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Mutual Scottish Water?

On Thursday 19 June 2003 the Scottish Tories are initiating a debate in the Scottish Parliament on the Scottish water industry calling for the mutualisation of Scottish Water.

The coalition agreement Partnership for a Better Scotland commits the Scottish Executive to "retain Scottish Water in public ownership and will support it with the resources necessary to invest in our public water and sewerage services so that they meet health standards".

UNISON supports this commitment that reflects the Scottish peoples rejection of profit taking from an essential public service. Mutualisation for the capital intensive Scottish water and sewage industry is simply a smokescreen for privatisation. The mutual body would in effect be owned by the financial institutions that provided (the more expensive) capital funds.

To minimise financial risk they would insist that all services be provided by private contractors as happens in Welsh Water, the model for the Tory proposal. Therefore the so-called mutual option is in reality a token representation for customers on a board overseeing a wholly privatised Scottish Water.

In addition to the disruption a second reorganisation would cause, bills would rise to pay for the profits of the English water companies who would provide the services and the more expensive private sector borrowing. The usual right wing commentators riding on the publicity generated by rising bills have made the calls for water privatisation.

Many of the claims are absurd, based on inaccurate data laced with their own ideological views. Scottish Water does have a number of problems including: " Unrealistic efficiency targets both in the scale of the cuts they impose and the speed in which they are to be achieved. Resulting in massive job losses which will undermine safety and customer service.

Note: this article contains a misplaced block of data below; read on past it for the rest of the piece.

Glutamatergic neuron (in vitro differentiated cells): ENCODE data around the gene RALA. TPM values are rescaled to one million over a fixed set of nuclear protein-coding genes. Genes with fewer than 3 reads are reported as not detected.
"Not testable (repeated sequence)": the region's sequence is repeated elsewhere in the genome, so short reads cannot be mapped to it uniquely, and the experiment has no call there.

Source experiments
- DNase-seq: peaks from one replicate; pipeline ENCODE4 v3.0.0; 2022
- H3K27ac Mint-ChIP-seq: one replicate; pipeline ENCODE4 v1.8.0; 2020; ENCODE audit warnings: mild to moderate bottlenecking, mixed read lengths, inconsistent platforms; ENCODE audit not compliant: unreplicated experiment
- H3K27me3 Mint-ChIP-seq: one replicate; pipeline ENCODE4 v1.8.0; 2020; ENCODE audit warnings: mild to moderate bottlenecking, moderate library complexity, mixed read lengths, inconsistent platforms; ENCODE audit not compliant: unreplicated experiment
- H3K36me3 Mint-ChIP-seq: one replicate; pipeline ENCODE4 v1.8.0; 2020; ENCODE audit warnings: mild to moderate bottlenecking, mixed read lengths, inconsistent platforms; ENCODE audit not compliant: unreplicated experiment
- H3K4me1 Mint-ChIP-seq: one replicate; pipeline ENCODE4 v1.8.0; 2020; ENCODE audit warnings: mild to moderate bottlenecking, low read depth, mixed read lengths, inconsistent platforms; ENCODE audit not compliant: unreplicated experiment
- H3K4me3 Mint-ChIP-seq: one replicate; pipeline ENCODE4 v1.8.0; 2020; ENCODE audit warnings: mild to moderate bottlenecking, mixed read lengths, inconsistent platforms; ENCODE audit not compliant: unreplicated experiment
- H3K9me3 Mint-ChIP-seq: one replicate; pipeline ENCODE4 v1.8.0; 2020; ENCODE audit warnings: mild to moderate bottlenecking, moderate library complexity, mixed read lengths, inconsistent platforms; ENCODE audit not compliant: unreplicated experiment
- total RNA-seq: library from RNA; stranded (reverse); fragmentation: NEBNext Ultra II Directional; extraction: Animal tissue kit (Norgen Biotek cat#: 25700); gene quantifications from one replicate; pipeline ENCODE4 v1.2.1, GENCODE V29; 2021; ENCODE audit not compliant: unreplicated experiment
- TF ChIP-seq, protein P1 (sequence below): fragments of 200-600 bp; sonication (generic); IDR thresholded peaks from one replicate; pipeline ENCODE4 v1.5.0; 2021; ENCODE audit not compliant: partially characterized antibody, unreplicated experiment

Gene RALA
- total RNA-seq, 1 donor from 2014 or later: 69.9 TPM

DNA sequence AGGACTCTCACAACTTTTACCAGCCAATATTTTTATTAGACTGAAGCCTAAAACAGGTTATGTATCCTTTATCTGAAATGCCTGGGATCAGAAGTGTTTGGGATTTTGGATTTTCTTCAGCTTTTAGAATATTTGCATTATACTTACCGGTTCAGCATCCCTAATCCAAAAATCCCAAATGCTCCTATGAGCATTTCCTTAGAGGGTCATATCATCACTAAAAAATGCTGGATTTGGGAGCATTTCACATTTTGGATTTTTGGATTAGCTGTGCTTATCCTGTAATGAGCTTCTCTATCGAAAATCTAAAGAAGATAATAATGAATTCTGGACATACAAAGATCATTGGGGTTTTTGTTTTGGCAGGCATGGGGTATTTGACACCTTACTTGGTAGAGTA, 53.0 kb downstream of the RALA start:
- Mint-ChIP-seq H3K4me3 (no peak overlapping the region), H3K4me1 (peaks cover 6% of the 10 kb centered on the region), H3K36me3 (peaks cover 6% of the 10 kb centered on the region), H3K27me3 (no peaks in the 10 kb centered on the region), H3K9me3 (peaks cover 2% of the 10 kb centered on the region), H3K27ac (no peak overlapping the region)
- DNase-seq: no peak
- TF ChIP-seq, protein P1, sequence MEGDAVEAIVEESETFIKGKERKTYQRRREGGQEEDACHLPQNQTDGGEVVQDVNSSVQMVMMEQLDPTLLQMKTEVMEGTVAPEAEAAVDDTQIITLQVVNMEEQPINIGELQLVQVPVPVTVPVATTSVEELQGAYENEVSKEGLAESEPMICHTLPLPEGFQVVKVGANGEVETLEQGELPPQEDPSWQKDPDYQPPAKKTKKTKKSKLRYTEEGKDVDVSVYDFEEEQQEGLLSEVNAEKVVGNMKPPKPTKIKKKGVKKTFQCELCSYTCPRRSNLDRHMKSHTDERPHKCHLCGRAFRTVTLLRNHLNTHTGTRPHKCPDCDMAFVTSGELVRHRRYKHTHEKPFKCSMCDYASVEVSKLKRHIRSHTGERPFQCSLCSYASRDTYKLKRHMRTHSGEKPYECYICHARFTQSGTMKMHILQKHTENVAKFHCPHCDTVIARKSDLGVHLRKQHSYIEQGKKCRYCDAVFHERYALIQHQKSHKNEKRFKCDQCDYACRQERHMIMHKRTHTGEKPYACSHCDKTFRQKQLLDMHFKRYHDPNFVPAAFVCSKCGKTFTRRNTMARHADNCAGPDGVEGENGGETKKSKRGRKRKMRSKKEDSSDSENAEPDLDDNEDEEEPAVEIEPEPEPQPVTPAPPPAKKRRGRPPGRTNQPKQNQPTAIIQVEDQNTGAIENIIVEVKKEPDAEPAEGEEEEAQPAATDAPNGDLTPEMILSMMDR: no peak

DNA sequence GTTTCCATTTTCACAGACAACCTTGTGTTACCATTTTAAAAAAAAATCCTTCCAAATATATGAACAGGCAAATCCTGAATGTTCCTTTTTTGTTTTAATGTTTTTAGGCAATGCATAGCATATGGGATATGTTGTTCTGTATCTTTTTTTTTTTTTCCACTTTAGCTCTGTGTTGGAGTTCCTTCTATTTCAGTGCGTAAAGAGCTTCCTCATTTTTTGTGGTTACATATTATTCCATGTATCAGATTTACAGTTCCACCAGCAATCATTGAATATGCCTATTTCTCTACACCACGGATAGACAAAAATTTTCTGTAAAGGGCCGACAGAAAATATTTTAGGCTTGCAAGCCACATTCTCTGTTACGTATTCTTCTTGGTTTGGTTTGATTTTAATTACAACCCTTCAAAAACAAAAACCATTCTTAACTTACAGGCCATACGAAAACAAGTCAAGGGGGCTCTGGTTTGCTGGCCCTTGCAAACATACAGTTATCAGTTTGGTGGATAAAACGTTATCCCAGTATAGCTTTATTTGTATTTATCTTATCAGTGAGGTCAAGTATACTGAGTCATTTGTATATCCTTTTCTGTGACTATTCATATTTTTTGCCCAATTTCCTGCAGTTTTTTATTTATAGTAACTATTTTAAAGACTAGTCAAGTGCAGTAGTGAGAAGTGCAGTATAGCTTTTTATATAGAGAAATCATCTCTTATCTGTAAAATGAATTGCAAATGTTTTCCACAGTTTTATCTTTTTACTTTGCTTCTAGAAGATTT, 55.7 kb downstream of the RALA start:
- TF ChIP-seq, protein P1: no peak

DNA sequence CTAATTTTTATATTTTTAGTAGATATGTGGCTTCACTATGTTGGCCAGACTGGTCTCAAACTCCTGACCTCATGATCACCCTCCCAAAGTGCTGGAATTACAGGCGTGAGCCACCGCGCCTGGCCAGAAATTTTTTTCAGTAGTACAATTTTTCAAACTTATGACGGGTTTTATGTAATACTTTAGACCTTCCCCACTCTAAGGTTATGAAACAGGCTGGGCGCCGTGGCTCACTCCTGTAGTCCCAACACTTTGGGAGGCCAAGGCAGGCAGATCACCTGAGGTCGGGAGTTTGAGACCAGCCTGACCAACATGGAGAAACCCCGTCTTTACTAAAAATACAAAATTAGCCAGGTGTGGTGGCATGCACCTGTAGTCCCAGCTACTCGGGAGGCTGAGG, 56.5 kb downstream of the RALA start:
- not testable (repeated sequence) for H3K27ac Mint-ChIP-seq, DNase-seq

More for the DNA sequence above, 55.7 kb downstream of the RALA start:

Scottish Water is being given four years to make structural changes that took twelve years in England.

  • Bills that are rising faster than necessary due to the structure of water charges proposed by the Water Industry Commissioner (WIC) including:
  • Harmonisation introduced in one year instead of phasing the changes over a number of years.
  • Increasing the fixed charge element again without sufficient phasing. " The surface water drainage water charge.
  • Bills that will continue to rise after 2006 because the WIC insists on funding investment from customer charges. Sensible organisations spread long term investment costs.
  • Unfair (and often inaccurate) comparisons with England. Scotland has an entirely different water and sewage infrastructure. In particular, large numbers of small water treatment plant, more sewers closer to properties and of course a massive coastline.

The English industry has also benefited from £50bn of investment over the past 13 years compared with £1bn in Scotland. Bills in England throughout the 90's were much higher in England to finance this investment even though they had the benefit of debt write off at privatisation.

Put simply, Scotland's crumbling water and sewage infrastructure needs massive investment and that is expensive. Costs that either have to be met by charges or by the general taxpayer at the expense of other public services.

There are serious problems with the current regulatory regime that need to be tackled. However, there are no easy fixes and mutualisation/privatisation is not the solution.

For further details contact:

Dave Watson
UNISON Scottish Organiser (Utilities)
UNISON House, 14 West Campbell Street Glasgow G2 6RX. Tel: 0845 355 0845